In both cases, the child pipeline generates an artifact you can download under the Job artifacts section of the Job result screen.

Push all the files you created to a new branch, and for the pipeline result, you should see the two jobs and their subsequent child jobs.

Parent-child pipeline result The result of a parent-child pipeline

Dynamically generating pipelines

Taking Parent-child pipelines even further, you can also dynamically generate the child configuration files from the parent pipeline. Doing so keeps repositories clean of scattered pipeline configuration files and allows you to generate configuration in your application, pass variables to those files, and much more.

Let's start with the parent pipeline configuration file:

stages:
  - setup
  - triggers

generate-config:
  stage: setup
  script:
    - ./write-config.rb
    - git status
    - cat .linux-gitlab-ci.yml
    - cat .win-gitlab-ci.yml
  artifacts:
    paths:
      - .linux-gitlab-ci.yml
      - .win-gitlab-ci.yml

trigger-linux-build:
  stage: triggers
  trigger:
    include:
      - artifact: .linux-gitlab-ci.yml
        job: generate-config
       
trigger-win-build:
  stage: triggers
  trigger:
    include:
      - artifact: .win-gitlab-ci.yml
        job: generate-config

During our self-defined setup stage the pipeline runs the write-config.rb script. For this article, it's a Ruby script that writes the child pipeline config files, but you can use any scripting language. The child pipeline config files are the same as those in the non-dynamic example above. We use artifacts to save the generated child configuration files for this CI run, making them available for use in the child pipelines stages.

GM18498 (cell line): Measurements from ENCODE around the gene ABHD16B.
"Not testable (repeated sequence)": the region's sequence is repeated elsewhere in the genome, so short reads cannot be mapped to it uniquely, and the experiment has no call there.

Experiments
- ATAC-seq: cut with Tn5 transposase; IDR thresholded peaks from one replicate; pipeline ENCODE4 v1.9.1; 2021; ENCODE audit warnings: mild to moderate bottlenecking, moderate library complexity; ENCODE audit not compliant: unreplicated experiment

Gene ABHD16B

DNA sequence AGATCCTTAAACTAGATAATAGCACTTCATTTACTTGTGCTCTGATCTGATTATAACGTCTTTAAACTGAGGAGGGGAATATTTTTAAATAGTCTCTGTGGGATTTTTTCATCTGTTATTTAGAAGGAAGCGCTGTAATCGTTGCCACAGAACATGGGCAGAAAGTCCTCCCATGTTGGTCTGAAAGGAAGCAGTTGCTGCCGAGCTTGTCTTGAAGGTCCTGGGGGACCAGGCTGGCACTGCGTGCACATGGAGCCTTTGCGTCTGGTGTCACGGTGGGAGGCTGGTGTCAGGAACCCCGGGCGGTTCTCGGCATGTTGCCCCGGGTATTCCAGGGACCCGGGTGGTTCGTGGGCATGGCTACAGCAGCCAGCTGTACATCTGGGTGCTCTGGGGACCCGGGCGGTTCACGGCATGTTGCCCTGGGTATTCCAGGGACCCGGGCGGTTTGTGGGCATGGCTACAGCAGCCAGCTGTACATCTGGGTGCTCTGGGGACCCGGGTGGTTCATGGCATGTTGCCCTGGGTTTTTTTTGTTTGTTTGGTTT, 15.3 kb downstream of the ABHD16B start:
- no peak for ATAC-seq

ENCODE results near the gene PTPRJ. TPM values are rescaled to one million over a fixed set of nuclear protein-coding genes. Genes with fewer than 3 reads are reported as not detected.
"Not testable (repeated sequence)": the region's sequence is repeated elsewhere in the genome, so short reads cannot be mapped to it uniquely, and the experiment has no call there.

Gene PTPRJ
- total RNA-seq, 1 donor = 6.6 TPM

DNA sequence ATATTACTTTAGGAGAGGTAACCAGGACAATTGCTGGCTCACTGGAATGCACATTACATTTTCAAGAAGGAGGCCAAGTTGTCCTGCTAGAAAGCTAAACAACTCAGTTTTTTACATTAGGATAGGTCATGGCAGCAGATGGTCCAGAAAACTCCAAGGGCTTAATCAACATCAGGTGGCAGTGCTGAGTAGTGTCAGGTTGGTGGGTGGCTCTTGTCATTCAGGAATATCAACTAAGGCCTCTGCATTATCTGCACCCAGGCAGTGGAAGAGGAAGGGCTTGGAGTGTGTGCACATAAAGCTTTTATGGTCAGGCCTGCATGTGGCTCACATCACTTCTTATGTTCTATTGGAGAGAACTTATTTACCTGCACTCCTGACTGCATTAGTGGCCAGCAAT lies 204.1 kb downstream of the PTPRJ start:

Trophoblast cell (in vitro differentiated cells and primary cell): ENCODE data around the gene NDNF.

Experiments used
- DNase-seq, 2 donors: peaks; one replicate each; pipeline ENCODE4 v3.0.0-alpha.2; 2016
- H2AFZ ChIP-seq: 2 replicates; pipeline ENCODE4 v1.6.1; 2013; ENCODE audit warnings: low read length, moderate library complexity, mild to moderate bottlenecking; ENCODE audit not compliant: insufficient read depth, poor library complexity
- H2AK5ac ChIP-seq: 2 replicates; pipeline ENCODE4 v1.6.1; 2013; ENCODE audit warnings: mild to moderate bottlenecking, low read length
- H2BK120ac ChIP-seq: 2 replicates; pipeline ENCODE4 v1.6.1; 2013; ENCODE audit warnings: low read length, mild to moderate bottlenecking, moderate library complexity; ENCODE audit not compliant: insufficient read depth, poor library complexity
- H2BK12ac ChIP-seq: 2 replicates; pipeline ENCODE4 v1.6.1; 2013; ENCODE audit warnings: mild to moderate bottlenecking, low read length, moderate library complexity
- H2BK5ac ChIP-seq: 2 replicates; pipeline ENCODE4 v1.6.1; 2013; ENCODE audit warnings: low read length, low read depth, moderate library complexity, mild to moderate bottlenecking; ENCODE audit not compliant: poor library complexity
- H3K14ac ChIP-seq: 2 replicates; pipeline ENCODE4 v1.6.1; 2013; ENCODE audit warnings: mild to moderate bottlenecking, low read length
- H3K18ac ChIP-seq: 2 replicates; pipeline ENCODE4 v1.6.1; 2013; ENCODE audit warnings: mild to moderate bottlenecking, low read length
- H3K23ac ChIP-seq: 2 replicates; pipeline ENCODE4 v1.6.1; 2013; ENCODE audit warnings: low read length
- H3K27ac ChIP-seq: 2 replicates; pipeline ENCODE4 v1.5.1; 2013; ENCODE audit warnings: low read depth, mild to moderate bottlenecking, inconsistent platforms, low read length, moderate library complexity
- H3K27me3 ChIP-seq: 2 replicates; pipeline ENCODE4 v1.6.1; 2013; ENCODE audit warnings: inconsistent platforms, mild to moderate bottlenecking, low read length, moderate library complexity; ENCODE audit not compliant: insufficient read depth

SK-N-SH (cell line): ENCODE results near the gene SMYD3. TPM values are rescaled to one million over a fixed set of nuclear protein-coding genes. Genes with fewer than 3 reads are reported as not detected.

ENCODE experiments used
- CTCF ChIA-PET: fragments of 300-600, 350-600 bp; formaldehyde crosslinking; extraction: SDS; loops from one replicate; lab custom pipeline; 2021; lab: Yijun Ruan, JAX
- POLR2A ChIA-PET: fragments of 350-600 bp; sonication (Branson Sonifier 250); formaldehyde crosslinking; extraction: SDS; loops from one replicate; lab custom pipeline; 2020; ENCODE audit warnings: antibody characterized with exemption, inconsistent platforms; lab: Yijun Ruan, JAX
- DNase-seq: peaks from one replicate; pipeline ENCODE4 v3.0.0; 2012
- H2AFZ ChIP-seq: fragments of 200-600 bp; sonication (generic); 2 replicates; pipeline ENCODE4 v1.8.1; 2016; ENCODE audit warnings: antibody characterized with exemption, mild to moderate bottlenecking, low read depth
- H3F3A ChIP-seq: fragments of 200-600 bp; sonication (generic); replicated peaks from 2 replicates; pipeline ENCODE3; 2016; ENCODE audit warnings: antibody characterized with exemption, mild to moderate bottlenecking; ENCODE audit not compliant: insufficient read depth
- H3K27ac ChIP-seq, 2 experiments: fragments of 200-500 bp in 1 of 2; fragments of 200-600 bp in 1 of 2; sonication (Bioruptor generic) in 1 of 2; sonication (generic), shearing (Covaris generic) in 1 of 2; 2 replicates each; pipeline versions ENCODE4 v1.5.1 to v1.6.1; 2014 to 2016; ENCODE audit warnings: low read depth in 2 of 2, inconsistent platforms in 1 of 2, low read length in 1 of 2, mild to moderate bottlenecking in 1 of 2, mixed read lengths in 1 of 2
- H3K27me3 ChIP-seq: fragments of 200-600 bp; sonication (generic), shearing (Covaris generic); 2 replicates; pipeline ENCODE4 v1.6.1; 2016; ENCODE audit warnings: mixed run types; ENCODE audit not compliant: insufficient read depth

As the Ruby script is generating YAML, make sure the indentation is correct, or the pipeline jobs will fail.

#!/usr/bin/env ruby

linux_build = <<~YML
    image: gcc
    build:
        stage: build
        script:
            - g++ cpp_app/hello-gitlab.cpp -o helloGitLab
        artifacts:
            paths:
                - helloGitLab
YML

win_build = <<~YML
    image: gcc
    build:
        stage: build
        before_script:
            - apt update && apt-get install -y mingw-w64
        script:
            - x86_64-w64-mingw32-g++ cpp_app/hello-gitlab.cpp -o helloGitLab.exe
        artifacts:
            paths:
                - helloGitLab.exe
YML

File.open('.linux-gitlab-ci.yml', 'w'){ |f| f.write(linux_build)}
File.open('.win-gitlab-ci.yml', 'w'){ |f| f.write(win_build)}

Then in the triggers stage, the parent pipeline runs the generated child pipelines much as in the non-dynamic version of this example but instead using the saved artifact files, and the specified job.

Push all the files you created to a new branch, and for the pipeline result, you should see the three jobs (with one connecting to the two others) and the subsequent two children.

Dynamic parent-child pipeline result The result of a dynamic parent-child pipeline

Pipeline flexibility

This blog post showed some simple examples to give you an idea of what you can now accomplish with pipelines. With one parent, multiple children, and the ability to generate configuration dynamically, we hope you find all the tools you need to build CI/CD workflows you need.

You can also watch a demo of Parent-child pipelines below:

Free eBook: The benefits of single application CI/CD Download the ebook to learn how you can utilize CI/CD without the costly integrations or plug-in maintenance. Learn more Arrow

Try all GitLab features - free for 30 days

GitLab is more than just source code management or CI/CD. It is a full software development lifecycle & DevOps tool in a single application.

Try GitLab for Free

Try GitLab risk-free for 30 days.

No credit card required. Have questions? Contact us.

Gitlab x icon svg